Originally posted by @Daniel Moctezuma :

@Joe Villeneuve I'm targeting areas with a total project cost of no more than 120K. I just feel there's more variance on higher end properties which could result on greater loses in case things go wrong.  I also have limited capital currently 50K, and I'm thinking most Hard money lenders won't lend to newbies unless we put a decent percentage of the project cost. What are your thoughts on this? 

@Crystal Smith For a cosmetic repair assuming no mechanicals need to be replaced I normally arrive somewhere between 30-35K depending on the SQ FT. If there's more heavy work involved, I'm around the 50's (updating electrical, plumbing, HVAC, roof etc). For a roof, I estimate between 5-6K, Kitchen between 10-12K, bathrooms about 8K, reflooring (Hardwood floors)between 4-6 dlls/SQ ft including labor. What are your thoughts? 

I've got lenders that'll do newbies at surprisingly good rates...

It's always been hard to buy right out of MLS. 2011-2012 was a rarity. It can be done, but you've gotta work it and be in a position to be the one that gets "lucky". Some markets are at 80-85%. I'd lose money buying at that, some people have lower money costs and are more efficient, though.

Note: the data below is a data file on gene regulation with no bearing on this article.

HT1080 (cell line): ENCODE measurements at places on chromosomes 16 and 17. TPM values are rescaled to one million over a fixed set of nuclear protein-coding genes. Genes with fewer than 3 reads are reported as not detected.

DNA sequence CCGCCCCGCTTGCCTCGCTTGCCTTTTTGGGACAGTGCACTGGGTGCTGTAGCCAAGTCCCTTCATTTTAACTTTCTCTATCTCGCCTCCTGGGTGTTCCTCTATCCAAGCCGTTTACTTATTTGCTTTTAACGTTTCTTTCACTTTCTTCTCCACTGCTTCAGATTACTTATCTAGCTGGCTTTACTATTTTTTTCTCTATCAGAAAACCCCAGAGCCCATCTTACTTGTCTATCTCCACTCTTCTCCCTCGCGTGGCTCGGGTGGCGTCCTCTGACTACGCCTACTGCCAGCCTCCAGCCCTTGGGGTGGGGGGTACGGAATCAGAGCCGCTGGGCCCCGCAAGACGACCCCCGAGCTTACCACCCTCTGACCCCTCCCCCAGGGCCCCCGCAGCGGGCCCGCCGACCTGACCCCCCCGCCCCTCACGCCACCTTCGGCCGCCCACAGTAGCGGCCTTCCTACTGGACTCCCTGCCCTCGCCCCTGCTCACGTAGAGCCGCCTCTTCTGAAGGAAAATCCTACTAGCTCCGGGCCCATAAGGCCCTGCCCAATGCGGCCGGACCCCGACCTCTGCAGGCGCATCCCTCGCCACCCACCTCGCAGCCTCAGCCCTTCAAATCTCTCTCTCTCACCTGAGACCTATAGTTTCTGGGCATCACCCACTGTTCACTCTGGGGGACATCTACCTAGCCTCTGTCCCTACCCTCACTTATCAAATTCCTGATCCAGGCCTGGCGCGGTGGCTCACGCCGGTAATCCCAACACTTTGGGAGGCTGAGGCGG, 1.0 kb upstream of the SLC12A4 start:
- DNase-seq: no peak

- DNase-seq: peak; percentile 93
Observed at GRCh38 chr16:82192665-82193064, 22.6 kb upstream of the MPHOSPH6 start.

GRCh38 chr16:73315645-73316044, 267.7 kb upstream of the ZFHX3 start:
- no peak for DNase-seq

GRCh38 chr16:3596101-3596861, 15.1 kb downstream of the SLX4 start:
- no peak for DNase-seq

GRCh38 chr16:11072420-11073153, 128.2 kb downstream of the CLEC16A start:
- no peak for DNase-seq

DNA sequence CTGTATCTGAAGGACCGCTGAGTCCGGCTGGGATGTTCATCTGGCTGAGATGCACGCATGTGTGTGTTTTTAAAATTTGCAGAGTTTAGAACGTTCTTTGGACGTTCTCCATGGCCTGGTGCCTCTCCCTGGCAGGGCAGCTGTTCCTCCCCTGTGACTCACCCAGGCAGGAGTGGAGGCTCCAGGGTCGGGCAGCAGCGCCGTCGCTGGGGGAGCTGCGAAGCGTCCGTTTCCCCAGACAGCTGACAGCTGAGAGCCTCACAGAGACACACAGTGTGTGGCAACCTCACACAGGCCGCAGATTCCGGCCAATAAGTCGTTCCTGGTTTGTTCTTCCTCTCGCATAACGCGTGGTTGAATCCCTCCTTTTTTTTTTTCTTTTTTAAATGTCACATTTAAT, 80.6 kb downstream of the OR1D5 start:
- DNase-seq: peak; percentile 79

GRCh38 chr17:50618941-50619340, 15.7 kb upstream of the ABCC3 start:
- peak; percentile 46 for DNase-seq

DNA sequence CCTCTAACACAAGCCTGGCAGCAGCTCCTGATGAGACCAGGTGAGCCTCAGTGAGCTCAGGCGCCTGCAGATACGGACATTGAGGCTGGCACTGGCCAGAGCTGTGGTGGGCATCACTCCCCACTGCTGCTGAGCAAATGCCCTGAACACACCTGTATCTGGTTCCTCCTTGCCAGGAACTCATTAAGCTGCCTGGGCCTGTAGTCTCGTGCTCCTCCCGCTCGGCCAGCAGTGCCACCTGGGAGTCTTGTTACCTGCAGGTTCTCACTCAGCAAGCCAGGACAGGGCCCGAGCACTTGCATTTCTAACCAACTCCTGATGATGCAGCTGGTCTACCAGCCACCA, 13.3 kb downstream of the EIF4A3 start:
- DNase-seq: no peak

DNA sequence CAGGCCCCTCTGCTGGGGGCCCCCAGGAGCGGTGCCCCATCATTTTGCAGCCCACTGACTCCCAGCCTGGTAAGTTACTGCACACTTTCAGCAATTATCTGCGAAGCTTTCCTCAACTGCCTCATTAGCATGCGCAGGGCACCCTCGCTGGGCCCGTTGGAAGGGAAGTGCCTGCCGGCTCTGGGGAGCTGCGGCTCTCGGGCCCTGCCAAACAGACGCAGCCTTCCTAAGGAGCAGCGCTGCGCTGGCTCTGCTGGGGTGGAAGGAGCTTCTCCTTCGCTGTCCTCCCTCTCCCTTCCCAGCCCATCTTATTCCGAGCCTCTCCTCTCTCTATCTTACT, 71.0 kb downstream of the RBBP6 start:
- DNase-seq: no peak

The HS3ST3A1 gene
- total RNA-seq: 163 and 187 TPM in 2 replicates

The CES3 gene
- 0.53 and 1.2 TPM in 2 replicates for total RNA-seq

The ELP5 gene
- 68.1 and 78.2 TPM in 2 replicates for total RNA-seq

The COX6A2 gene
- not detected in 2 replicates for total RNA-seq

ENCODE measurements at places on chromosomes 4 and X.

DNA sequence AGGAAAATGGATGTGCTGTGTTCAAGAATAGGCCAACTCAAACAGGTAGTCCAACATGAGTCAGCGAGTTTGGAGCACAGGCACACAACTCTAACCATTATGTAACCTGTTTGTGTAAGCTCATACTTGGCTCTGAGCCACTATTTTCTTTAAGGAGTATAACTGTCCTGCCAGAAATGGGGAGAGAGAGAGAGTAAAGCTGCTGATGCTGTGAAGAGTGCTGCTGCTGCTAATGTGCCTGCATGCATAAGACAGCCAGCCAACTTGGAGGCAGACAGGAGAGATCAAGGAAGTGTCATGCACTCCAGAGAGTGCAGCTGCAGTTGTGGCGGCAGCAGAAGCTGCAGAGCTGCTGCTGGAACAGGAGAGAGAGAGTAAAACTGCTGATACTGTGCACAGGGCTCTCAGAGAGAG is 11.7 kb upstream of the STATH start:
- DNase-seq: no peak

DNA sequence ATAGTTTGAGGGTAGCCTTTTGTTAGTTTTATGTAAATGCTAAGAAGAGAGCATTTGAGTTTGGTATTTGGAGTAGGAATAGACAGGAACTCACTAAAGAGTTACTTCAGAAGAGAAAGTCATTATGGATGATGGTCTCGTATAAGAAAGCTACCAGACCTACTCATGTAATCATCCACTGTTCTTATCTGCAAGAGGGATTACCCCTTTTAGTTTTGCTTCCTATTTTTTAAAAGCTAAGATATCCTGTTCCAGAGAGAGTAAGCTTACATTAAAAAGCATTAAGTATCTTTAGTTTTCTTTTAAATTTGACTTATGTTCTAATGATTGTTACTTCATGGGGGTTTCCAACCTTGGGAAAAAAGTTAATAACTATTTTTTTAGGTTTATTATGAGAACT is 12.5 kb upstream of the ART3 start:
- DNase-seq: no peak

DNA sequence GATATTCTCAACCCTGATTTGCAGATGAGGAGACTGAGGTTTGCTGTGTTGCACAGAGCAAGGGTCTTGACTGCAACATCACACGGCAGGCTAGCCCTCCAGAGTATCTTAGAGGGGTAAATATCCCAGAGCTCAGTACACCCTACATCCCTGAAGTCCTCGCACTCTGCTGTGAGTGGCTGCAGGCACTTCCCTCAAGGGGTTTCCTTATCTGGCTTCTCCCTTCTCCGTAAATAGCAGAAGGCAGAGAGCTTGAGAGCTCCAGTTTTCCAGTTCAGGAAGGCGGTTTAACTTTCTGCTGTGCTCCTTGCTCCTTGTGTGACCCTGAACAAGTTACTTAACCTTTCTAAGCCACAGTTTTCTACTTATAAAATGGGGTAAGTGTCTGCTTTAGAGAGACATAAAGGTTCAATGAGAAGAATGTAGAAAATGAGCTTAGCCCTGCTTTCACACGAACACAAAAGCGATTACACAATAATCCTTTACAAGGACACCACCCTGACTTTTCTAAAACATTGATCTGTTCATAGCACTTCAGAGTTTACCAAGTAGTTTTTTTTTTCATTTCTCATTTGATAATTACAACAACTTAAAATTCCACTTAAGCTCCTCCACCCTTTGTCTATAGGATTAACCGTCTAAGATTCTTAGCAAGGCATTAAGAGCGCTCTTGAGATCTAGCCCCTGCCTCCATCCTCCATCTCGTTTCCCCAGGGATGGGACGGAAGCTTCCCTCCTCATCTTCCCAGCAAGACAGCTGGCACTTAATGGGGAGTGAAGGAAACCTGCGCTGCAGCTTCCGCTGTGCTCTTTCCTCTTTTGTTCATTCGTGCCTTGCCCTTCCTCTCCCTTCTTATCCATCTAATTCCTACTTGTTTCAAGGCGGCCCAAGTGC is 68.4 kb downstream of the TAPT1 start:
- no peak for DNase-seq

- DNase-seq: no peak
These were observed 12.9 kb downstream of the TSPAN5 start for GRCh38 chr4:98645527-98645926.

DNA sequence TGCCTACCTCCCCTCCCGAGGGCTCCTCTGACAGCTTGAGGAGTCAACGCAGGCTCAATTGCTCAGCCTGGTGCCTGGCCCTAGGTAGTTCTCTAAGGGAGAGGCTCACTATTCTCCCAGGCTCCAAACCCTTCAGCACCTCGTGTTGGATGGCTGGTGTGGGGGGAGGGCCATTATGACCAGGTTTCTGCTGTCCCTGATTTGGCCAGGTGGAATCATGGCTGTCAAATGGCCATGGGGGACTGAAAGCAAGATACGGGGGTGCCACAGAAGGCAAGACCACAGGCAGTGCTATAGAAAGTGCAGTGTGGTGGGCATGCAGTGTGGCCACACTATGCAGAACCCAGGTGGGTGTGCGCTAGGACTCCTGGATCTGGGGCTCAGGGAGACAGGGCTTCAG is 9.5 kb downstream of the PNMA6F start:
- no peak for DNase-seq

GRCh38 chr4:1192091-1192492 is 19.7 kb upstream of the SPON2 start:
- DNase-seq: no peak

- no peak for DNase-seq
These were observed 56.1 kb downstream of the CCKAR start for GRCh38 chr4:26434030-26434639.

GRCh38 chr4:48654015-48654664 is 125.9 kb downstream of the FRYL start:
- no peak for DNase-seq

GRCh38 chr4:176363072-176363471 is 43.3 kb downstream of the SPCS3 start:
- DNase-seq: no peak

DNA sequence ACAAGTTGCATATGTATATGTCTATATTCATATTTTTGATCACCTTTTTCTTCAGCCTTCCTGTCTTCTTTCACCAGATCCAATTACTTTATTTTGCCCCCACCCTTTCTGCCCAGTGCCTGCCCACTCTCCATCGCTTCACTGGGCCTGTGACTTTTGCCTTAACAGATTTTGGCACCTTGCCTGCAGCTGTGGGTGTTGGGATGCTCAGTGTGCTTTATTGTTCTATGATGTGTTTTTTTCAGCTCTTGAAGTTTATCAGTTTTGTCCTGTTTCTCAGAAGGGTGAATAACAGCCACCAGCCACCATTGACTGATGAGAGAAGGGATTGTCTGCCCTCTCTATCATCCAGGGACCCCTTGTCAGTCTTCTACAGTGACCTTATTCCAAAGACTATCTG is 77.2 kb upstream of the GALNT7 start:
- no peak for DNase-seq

I've bought about 4 in three years from MLS. All full price offers the day they hit. I prob made 100+ MLS offers in 2013 and got zero because the hedge funds were over paying for everytbing. Usually it takes 40-50 offers to get one in my experience. If I wanted more, I'd look for reasons they should be priced right (repairs or something else I can fix), then make the offer on my numbers no matter what the asking price is, and resubmit it at least every 21 days or so. Follow up is key, I've bought a ton of houses from people who said no and came back later.

MLS has been extremely tight lately. The vast majority of the deals are being listed already above 70% ARV, and even when priced appropriately, the competition will end up bidding above list price.

We used to tie up deals of MLS regularly, now we get the majority of our deals through wholesalers. We are consistently seeing homes sell for 80% ARV or higher.

There is an old saying.....the easier it is to find a property available to buy, the more you will pay for that property. You've got lots of competition with the MLS. Thus, invariably in many markets, people will overbid on houses and end up with skinny profit if any.

Sure there are markets out there that are still good, but in my market for instance Austin TX, it's very difficult to find a juicy deal.

Try to find other avenues in order tind deals.

I am still seeing deals out there on the MLS. The really good ones on the south side are going really fast right now. I am mostly looking in South Shore, but I think the markets are pretty similar all over right now. Some of our clients at work are actually starting to do the 2 unit to single family conversion in order to make the numbers work on the northside.